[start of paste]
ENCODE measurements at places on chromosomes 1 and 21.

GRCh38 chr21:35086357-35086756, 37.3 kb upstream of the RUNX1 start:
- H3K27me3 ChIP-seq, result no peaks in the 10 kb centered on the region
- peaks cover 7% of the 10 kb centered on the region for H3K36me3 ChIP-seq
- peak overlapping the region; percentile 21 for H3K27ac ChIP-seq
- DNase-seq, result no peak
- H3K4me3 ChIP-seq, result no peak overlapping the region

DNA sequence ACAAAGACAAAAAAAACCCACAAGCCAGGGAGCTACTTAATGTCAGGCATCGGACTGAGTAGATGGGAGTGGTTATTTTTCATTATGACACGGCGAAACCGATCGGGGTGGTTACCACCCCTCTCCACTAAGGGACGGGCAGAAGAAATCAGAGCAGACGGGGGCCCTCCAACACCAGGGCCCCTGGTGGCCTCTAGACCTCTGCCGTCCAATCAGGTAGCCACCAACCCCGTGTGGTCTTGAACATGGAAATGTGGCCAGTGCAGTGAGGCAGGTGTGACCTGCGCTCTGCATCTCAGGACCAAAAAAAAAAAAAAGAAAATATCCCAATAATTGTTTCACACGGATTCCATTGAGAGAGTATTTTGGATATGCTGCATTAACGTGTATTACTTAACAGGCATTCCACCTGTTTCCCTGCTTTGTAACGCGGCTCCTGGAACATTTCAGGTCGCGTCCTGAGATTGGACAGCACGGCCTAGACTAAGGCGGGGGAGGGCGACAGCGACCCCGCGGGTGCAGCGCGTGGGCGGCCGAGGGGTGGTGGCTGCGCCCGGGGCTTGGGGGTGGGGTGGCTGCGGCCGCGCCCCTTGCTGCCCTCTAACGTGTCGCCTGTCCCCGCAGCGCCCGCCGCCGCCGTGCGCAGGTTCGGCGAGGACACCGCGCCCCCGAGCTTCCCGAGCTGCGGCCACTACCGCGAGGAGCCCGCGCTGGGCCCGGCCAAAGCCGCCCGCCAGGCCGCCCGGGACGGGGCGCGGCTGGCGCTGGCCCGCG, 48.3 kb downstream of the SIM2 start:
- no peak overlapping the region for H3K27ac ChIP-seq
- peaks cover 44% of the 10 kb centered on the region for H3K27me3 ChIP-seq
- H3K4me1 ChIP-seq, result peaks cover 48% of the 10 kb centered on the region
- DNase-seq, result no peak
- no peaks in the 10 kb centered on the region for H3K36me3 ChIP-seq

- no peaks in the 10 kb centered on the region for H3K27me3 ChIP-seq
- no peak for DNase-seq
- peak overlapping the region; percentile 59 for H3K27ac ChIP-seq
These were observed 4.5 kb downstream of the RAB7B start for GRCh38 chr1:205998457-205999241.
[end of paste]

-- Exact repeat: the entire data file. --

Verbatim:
ENCODE measurements at places on chromosomes 1 and 21.

GRCh38 chr21:35086357-35086756, 37.3 kb upstream of the RUNX1 start:
- H3K27me3 ChIP-seq, result no peaks in the 10 kb centered on the region
- peaks cover 7% of the 10 kb centered on the region for H3K36me3 ChIP-seq
- peak overlapping the region; percentile 21 for H3K27ac ChIP-seq
- DNase-seq, result no peak
- H3K4me3 ChIP-seq, result no peak overlapping the region

DNA sequence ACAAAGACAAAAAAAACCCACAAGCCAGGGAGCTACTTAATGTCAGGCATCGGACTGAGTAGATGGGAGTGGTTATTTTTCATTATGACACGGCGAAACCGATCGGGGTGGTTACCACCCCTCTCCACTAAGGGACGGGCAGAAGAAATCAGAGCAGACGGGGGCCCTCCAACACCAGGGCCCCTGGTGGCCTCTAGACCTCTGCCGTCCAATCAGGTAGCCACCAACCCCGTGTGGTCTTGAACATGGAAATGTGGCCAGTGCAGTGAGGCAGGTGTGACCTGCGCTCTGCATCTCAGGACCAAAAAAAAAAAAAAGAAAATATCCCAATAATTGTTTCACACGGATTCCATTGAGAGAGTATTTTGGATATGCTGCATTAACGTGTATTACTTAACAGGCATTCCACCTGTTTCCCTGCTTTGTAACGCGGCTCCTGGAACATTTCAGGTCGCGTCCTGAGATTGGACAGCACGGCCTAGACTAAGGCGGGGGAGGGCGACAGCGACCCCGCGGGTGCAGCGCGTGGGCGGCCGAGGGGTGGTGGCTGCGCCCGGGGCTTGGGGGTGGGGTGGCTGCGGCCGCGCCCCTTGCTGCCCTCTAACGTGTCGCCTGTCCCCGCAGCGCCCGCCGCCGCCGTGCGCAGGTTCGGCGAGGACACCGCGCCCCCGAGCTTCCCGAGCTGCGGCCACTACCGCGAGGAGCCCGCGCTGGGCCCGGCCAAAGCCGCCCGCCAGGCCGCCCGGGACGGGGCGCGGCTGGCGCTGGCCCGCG, 48.3 kb downstream of the SIM2 start:
- no peak overlapping the region for H3K27ac ChIP-seq
- peaks cover 44% of the 10 kb centered on the region for H3K27me3 ChIP-seq
- H3K4me1 ChIP-seq, result peaks cover 48% of the 10 kb centered on the region
- DNase-seq, result no peak
- no peaks in the 10 kb centered on the region for H3K36me3 ChIP-seq

- no peaks in the 10 kb centered on the region for H3K27me3 ChIP-seq
- no peak for DNase-seq
- peak overlapping the region; percentile 59 for H3K27ac ChIP-seq
These were observed 4.5 kb downstream of the RAB7B start for GRCh38 chr1:205998457-205999241.